"Unlike its more famous cousin, the San Diego Comic-Con (which has largely been taken over by Hollywood) the Baltimore Comic-Con really is an old-school, by-God comics convention.  No movies or television programs are previewed, and the only "stars" in attendance are stars in the field of comic art.  Stars like Ramona Fradon, one of the first women professionals in comics who at the age of 84 is still drawing.  Her work on Metamorpho, the Element Man for DC Comics in the 1960's has made her a fan-favorite artist.  Stars like Jim Starlin, whose stories about the mad god Thanos have provided a major framework for stories in the Marvel Comics universe.   And stars like Sergio Aragones, who has been drawing those brilliant little gag comics in the borders of the pages of Mad Magazine for decades.

"I had the honor and privilege of meeting these folks and many others at the Baltimore Comic-Con.  Like I said, Baltimore Comic-Con is all about the comics, much as San Diego was, back when it started years ago and before it became "the" place to debut anything related to science fiction, video games, or action entertainment.

"It really was a treat to get my geek on and see so many of the people whose work in comics (or if I want to get hifalutin', "sequential art") has given me so much pleasure over the years.  The list includes Bernie Wrightson (probably the finest horror artist of the modern generation), Jimmy Gownley (his Amelia Rules! is rewriting the book on comics for young people), Ian Sattler (story editor at DC Comics), Jim Shooter (his revival of the old Gold Key Comics characters like Magnus, Robot Fighter and Doctor Solar, Man of the Atom is just brilliant, making these characters from the 1960's relevant again a full half century later) and many, many more.

"To an individual, these are the nicest, most approachable, kindest people who can claim celebrity status in their field.  I can think of no other setting in which one can just walk up to someone and begin a conversation based on our shared love for the medium of comics and our appreciation for their work.  It was a rare treat.

"To be sure, there were dealers and hucksters and shameless self-promoters; wanna-bes and has-beens along with the cream of the comics industry.  But even these folks were just as polite and pleasant as one could possibly hope.  My daughter spent four hours in the company of artist/writer Howard Chaykin and inker/writer Klaus Janson and learned more about artistic storytelling and page layout in that time than most people get in an entire semester of classes.  They critiqued her comics work, and were brutally honest and yet completely fair.  She loved every second.  Howard Chaykin in particular was a real treat for her.  She draws manga-style comics, and Howard is pretty much the polar opposite in style, but after he frankly and honestly critiqued both her work and his own limitations regarding that style, he pointed out to the audience that it took "real balls" to come forward in public and let strangers see and criticize one's work.  He was a real class act.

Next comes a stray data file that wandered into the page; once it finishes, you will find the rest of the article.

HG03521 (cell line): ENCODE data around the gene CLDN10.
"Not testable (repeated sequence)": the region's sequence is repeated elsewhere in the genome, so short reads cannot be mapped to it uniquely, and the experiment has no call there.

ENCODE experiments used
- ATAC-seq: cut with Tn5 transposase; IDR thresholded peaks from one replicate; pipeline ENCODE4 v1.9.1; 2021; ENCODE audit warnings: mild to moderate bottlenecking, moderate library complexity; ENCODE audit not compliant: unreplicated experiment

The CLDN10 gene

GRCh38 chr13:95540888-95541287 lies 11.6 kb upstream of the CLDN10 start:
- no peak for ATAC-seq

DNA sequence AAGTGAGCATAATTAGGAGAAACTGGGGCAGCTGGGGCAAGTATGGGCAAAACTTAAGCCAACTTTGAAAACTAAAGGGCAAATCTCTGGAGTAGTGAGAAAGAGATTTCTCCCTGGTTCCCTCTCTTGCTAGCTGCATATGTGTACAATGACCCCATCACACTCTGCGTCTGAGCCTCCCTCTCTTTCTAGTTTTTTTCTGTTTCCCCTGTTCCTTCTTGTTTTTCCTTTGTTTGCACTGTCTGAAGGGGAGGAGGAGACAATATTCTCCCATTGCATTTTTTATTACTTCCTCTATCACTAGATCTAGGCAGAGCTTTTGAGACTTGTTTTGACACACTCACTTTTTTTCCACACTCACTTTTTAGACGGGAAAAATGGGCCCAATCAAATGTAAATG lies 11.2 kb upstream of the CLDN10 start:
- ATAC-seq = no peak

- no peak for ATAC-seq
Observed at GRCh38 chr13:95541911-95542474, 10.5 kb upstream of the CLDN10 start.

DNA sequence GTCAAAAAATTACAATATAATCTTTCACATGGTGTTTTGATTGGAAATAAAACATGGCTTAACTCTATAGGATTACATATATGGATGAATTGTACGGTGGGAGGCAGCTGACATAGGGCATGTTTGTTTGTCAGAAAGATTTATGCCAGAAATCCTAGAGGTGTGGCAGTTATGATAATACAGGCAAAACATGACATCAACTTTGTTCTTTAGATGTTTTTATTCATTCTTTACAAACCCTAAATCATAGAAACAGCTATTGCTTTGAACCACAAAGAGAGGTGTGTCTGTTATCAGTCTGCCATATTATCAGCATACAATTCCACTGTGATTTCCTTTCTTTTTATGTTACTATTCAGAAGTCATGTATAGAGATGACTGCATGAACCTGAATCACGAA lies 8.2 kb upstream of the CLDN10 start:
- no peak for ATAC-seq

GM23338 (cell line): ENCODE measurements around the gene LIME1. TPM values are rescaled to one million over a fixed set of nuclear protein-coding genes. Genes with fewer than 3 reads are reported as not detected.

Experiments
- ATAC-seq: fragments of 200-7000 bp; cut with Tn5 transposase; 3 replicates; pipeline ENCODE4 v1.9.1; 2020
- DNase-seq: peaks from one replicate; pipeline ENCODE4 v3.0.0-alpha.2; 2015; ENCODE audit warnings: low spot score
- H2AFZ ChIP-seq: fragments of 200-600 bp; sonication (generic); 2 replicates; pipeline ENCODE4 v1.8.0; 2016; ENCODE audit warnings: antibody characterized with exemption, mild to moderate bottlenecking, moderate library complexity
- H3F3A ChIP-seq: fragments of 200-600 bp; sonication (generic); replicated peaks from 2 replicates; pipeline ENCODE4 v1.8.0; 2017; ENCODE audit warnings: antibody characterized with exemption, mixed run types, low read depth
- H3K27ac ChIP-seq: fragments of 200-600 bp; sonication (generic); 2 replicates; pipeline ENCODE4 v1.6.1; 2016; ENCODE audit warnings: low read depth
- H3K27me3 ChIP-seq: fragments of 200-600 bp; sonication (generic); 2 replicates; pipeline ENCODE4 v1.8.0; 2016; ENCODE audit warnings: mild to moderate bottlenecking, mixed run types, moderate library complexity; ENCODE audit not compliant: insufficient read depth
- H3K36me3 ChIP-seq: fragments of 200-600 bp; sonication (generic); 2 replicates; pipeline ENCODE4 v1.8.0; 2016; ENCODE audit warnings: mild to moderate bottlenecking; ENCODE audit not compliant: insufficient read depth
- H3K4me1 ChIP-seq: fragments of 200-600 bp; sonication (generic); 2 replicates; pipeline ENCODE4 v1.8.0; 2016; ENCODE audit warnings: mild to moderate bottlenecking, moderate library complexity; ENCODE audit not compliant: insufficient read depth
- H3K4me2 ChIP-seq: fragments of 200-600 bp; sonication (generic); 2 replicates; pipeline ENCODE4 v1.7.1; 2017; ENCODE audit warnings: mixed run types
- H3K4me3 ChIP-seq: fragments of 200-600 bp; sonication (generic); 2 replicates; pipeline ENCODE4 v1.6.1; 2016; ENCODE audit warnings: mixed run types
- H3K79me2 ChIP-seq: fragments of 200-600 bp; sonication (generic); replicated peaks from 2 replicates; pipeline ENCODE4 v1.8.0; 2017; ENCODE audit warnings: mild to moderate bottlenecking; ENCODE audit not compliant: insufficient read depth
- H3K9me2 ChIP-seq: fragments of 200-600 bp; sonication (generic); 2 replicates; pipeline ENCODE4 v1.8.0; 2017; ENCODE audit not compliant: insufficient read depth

"And while she was in her class, I got to use the dealer's floor as a kind of hands-on museum, seeing some of the comics that I knew when I was a kid all up close and personal again.  I can't begin to describe the pleasurable nostalgia I felt seeing for the first time the second issue ever of Green Lantern ...  and holding the first appearance of Spider-Man (Amazing Fantasy #15!) in my hands.  Yes, it was old and clearly well-read, but still in great shape over 50 years later, and I can think of no other venue in which I would be allowed to handle it.  I even got to see a copy of the very first comic book that I ever read, Green Lantern #4.  Back in the day, I picked it up for a dime at Carlino's Drug Store (yes, I'm that old; comics were still a dime when I started reading them) and ever since, I have loved and collected both comic books in general and the character of Green Lantern in particular.

"Oh, yeah.  We had a great time."

Monday, August 29, 2011

First Day of School. First Day of Forever.